Relief and Health Programme Developments

Health facilities were in place during the colonial era through the missionaries. It was a great impact to affects the lives of people that were neglected by the government of the day. Babajide, Femi (5) notes the benefits that were in place when the missionaries entered Nigeria, especially Yoruba Land. He observes that Christianity became so successful in Abeokuta such that the town was described by Miss Tucker as “the sunrise within the tropics.” Also, the various denominations that arrived in Abeokuta were able to translate into three fold programmes of the missionaries: Christianity, commerce and civilization (western education). Although, a fourth dimension was later introduced by the Baptist Mission, which is Healthcare.

Commercialization and Modernization

From the outset, the missions were seen as ideal vehicles for gaining the trust and confidence of the tribal leaders, before the real monied interest moved in. It could be argued that the missions were one part of the wheel of business and economics that starting to turn in Nigeria, while a substitute for slaves was sought. The humanitarian touch they seemed to bring disguised these motives behind a facade of peaceful and beneficent civilization.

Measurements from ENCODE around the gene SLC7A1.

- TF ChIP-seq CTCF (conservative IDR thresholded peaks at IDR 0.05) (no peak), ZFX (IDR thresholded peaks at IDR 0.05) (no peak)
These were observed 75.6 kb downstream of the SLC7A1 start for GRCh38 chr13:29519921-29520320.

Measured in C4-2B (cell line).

NEGATIVE EFFECTS

Condemnation and Abolishment of Culture

Adrian Hastings (59) observes that the first assumption of these early missionaries was that everything African was heathen and superstitious barbarism. They came with an almost impregnable confidence in the overwhelming superiority of the European West and in all the ways of society and culture which they had taken for granted in their own homes whether Evangelical or Catholic. According to Adrian Hastings (58), the missionaries admitted little, if any, culture of value in Africa, just as many had denied that it really had any religion other than fearful superstitions. It was this feeling of superiority which crystallized in the social situation of masters and servants, which was very much pronounced in the churches established by the early foreign missionaries.